My life, my loved one’s lives and maybe, just maybe, a file of important papers.
That is what I need.
My life, my loved one’s lives.
Really.
That is all I need.
Not all I would want,
Not all I would hope to save.
But really, all I would need.

II.
If I had to leave my home?
Evacuate.
Flee before the flames,
Retreat from the advancing wildfire.
To preserve my life, my loved one’s lives.
What would I take?
What would be important to me?

While pondering the question,
Thinking hard or in passing thoughts
I wonder.
What do I really need?
I know my computer, my phone, would ease the transition to a post fire life
My photos, mementos and books would aid in continuity from my pre-fire life.
Art, housewares, personal possessions would soften the move to a new place.
A new home. A new life.

Pondering the question and thinking of all my stuff.
Would I need it? Have to have it?
The possessions? Objects? Things?
Need? No.
Want? Yes.
Of course I would want them.
Those special treasures, those precious objects are links.
Tangible links to people, places and times I love.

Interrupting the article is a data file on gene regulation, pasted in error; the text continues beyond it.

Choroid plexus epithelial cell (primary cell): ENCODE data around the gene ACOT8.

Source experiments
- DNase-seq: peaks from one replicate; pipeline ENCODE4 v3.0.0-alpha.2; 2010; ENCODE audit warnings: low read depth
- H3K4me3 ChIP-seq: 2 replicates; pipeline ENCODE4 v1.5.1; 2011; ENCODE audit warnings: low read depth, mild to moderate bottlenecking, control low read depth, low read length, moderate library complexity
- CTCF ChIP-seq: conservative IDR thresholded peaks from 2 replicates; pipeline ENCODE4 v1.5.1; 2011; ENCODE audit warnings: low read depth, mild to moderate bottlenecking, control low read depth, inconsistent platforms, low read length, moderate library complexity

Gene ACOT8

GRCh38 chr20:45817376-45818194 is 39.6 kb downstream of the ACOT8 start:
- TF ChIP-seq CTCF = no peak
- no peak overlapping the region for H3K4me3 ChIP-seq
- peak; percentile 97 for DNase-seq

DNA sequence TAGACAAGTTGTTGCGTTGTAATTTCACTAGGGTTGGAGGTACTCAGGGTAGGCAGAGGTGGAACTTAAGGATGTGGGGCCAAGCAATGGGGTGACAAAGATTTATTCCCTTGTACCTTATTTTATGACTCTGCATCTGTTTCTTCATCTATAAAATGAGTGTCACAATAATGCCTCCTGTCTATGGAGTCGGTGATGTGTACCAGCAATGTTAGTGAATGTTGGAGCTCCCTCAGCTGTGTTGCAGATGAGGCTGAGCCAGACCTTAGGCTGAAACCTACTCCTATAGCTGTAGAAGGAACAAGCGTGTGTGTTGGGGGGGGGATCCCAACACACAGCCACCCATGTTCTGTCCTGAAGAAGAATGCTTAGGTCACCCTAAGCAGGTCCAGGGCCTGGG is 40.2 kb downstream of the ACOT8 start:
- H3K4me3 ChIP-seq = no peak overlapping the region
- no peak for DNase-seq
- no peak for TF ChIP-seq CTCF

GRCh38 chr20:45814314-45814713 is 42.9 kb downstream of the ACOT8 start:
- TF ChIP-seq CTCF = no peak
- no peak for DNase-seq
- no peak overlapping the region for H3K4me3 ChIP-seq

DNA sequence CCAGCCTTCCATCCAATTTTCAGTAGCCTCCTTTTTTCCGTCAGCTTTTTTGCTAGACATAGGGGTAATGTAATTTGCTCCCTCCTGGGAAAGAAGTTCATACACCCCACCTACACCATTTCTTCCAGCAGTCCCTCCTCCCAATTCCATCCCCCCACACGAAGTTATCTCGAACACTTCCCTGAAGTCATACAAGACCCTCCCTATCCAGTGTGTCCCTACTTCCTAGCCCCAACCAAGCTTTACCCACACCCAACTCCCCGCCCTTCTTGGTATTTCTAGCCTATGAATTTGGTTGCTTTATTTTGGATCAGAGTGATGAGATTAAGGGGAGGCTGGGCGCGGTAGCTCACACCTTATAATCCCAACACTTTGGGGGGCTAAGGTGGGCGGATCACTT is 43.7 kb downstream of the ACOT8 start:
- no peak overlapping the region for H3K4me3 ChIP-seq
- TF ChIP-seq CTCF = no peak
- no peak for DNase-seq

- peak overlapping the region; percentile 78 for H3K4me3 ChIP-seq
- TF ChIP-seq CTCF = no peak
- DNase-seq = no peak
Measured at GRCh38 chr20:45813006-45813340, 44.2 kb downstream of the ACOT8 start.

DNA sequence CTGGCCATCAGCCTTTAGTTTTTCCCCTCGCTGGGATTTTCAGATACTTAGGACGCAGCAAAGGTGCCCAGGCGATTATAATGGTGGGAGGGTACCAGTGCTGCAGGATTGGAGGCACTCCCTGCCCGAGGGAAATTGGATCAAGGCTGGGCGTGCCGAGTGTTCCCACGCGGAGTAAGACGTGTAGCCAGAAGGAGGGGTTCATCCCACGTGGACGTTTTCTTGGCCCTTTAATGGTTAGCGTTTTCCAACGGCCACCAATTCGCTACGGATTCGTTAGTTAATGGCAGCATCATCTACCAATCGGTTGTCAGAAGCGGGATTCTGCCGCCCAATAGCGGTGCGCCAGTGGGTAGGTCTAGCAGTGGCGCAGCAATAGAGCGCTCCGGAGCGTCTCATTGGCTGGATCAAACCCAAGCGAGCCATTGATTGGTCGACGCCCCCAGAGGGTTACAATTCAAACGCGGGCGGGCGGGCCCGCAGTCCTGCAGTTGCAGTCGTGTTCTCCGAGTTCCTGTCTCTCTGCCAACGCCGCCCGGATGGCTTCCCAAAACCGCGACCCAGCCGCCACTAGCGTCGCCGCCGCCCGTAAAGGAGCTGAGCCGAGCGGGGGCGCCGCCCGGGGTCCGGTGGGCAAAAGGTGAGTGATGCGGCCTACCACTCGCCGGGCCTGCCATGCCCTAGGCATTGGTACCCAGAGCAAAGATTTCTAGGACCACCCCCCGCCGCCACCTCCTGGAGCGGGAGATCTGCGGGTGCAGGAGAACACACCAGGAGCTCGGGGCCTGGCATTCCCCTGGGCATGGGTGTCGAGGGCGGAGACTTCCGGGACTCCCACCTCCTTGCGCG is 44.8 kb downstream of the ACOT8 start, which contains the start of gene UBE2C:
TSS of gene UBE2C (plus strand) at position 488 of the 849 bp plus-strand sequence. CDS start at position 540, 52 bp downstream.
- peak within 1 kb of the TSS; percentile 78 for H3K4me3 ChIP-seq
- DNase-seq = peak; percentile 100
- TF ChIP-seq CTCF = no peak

Physical objects representing things I have done and seen and shared.
They reinforce my memories, aid my recall,
Of those people and places and actions that shaped me and my life.
These emotionally weighted objects trigger a response in my brain
Connecting me in my present to me in my past.
Losing these tangible pieces of my life would be brutal.
Hard.
Devastating.
Yes. Losing them would be devastating.

III.
Pondering the question
I know that if I had my life, my loved one’s lives
That I could live without all the rest.
Yes. Thinking hard I could lose it all.
Every object big and small.
Every item expensive or cheap.
Every thing important or trivial.
I would survive losing them all.
I would mourn the loss.
But I would survive.
Mostly I would mourn the weakness this loss would generate in my memory chain.
Mourn the vacuum, the gaps, the access to these precious clues.